Tracking a Bitcoin Thief, Part II: Illustrating the Issue of Trust In Altcoins

Slashdot - Thu, 20/11/2014 - 10:59pm
An anonymous reader writes The team over at the BITCOMSEC (Bitcoin Community Security) project released a second part to their 'Tracking a Bitcoin Thief' series in which they disclose what happened to a once-rising alternate crypto currency project that promised to place guaranteed value of its MidasCoins by backing it with actual Gold. Dealing with the reality of user compromise, the projects founder ups and runs away with all of the communities coins; cashing them out at an exchange for Bitcoins. A sobering tale of trust issues within the alternate crypto currency community. (The first part is interesting, too.)

Read more of this story at Slashdot.








Categories: Science

Tracking a Bitcoin Thief, Part II: Illustrating the Issue of Trust In Altcoins

Slashdot - Thu, 20/11/2014 - 10:59pm
An anonymous reader writes The team over at the BITCOMSEC (Bitcoin Community Security) project released a second part to their 'Tracking a Bitcoin Thief' series in which they disclose what happened to a once-rising alternate crypto currency project that promised to place guaranteed value of its MidasCoins by backing it with actual Gold. Dealing with the reality of user compromise, the projects founder ups and runs away with all of the communities coins; cashing them out at an exchange for Bitcoins. A sobering tale of trust issues within the alternate crypto currency community. (The first part is interesting, too.)

Read more of this story at Slashdot.








Categories: Science

Tracking a Bitcoin Thief, Part II: Illustrating the Issue of Trust In Altcoins

Slashdot - Thu, 20/11/2014 - 10:59pm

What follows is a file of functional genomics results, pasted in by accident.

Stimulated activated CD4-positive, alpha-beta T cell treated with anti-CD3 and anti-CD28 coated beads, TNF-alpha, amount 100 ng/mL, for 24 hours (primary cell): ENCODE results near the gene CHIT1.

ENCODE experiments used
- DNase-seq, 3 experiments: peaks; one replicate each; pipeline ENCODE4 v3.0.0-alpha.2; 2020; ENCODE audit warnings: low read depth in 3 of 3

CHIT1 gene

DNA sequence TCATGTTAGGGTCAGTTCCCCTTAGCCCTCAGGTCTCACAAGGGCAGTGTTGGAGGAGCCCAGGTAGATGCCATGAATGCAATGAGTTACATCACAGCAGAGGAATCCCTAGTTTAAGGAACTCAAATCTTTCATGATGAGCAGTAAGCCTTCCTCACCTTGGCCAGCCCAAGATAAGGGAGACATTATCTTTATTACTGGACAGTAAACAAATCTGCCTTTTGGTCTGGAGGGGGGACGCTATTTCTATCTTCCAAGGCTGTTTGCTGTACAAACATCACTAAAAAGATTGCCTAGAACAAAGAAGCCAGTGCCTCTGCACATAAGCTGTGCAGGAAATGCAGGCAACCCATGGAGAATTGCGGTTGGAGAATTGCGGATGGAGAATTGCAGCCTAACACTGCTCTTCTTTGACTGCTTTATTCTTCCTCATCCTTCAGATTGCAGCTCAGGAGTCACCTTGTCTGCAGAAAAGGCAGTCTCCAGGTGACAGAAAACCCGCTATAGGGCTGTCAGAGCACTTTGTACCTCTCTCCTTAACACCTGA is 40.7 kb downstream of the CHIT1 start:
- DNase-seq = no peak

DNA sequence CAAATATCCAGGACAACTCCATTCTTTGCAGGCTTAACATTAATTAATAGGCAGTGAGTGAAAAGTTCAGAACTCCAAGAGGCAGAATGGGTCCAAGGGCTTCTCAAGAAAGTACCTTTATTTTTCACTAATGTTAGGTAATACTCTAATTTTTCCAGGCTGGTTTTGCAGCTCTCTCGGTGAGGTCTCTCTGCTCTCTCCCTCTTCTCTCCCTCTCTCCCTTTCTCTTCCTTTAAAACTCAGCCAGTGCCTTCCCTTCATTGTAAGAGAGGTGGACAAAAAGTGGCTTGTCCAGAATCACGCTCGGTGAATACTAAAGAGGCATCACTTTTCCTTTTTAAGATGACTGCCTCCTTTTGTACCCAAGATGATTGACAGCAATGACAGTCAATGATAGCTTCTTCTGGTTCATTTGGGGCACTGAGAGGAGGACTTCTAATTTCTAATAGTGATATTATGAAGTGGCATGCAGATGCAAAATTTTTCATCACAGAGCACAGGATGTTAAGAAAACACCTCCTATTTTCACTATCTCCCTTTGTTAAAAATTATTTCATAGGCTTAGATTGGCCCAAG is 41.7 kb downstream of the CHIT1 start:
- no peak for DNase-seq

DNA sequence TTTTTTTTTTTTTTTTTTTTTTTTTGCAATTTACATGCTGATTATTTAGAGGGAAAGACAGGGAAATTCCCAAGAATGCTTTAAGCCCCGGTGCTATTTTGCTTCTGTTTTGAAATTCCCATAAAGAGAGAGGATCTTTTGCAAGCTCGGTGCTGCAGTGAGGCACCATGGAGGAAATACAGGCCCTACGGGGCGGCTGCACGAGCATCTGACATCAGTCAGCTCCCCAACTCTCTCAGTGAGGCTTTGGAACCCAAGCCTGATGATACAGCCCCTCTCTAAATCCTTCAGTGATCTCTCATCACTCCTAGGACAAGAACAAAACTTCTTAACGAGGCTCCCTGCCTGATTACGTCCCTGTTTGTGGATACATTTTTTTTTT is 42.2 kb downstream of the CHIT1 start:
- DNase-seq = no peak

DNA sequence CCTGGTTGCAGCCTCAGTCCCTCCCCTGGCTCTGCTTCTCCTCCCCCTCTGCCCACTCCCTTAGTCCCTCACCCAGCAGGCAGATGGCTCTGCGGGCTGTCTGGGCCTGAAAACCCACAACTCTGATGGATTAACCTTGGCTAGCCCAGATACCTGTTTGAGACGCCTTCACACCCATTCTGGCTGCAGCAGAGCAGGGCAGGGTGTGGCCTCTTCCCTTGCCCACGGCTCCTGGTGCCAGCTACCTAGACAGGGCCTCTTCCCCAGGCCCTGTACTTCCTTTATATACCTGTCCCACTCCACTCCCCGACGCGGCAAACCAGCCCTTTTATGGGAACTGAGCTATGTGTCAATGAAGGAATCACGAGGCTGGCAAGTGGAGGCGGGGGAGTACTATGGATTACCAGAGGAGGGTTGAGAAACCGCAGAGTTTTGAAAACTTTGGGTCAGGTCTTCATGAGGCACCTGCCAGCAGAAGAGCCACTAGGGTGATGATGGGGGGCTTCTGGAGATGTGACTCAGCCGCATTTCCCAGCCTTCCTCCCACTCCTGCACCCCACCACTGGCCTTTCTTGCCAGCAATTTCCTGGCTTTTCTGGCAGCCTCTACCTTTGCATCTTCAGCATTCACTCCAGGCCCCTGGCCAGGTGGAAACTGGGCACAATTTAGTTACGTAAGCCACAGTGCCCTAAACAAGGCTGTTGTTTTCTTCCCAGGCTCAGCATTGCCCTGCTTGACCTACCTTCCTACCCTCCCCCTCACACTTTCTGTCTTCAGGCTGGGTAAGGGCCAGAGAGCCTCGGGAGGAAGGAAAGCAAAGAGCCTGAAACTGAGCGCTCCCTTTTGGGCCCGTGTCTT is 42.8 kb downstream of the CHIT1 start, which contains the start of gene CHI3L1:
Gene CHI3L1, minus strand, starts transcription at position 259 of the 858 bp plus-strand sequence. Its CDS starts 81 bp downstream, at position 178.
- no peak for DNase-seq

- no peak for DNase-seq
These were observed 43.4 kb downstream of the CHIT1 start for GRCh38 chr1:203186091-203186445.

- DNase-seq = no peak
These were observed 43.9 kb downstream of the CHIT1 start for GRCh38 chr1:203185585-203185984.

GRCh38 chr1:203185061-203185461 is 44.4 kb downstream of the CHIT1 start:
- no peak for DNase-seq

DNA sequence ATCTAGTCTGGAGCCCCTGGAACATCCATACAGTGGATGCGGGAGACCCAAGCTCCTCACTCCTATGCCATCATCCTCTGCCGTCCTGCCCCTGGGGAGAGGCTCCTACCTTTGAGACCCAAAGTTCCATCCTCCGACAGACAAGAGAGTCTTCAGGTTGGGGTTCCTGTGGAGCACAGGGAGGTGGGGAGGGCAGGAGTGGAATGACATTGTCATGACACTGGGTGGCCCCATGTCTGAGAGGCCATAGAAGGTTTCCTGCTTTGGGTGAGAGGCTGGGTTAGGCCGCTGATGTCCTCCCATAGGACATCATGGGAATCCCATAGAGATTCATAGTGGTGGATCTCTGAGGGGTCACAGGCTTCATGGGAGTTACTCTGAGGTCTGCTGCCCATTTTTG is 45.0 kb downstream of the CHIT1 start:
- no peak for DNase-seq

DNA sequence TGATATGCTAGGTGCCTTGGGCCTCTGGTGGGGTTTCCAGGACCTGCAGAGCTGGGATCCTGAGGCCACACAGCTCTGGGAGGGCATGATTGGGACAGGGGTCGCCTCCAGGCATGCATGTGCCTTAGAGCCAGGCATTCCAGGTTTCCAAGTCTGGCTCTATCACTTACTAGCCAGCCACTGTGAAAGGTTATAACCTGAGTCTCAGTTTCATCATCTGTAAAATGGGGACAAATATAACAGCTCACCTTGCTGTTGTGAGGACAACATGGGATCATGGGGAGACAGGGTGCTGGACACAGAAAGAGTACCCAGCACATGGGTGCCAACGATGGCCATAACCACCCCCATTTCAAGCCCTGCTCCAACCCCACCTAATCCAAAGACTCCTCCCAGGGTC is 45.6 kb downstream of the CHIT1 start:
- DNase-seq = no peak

An anonymous reader writes The team over at the BITCOMSEC (Bitcoin Community Security) project released a second part to their 'Tracking a Bitcoin Thief' series in which they disclose what happened to a once-rising alternate crypto currency project that promised to place guaranteed value of its MidasCoins by backing it with actual Gold. Dealing with the reality of user compromise, the projects founder ups and runs away with all of the communities coins; cashing them out at an exchange for Bitcoins. A sobering tale of trust issues within the alternate crypto currency community. (The first part is interesting, too.)

Read more of this story at Slashdot.








Categories: Science

Tracking a Bitcoin Thief, Part II: Illustrating the Issue of Trust In Altcoins

Slashdot - Thu, 20/11/2014 - 10:59pm
An anonymous reader writes The team over at the BITCOMSEC (Bitcoin Community Security) project released a second part to their 'Tracking a Bitcoin Thief' series in which they disclose what happened to a once-rising alternate crypto currency project that promised to place guaranteed value of its MidasCoins by backing it with actual Gold. Dealing with the reality of user compromise, the projects founder ups and runs away with all of the communities coins; cashing them out at an exchange for Bitcoins. A sobering tale of trust issues within the alternate crypto currency community. (The first part is interesting, too.)

Read more of this story at Slashdot.








Categories: Science

Tracking a Bitcoin Thief, Part II: Illustrating the Issue of Trust In Altcoins

Slashdot - Thu, 20/11/2014 - 10:59pm
An anonymous reader writes The team over at the BITCOMSEC (Bitcoin Community Security) project released a second part to their 'Tracking a Bitcoin Thief' series in which they disclose what happened to a once-rising alternate crypto currency project that promised to place guaranteed value of its MidasCoins by backing it with actual Gold. Dealing with the reality of user compromise, the projects founder ups and runs away with all of the communities coins; cashing them out at an exchange for Bitcoins. A sobering tale of trust issues within the alternate crypto currency community. (The first part is interesting, too.)

Read more of this story at Slashdot.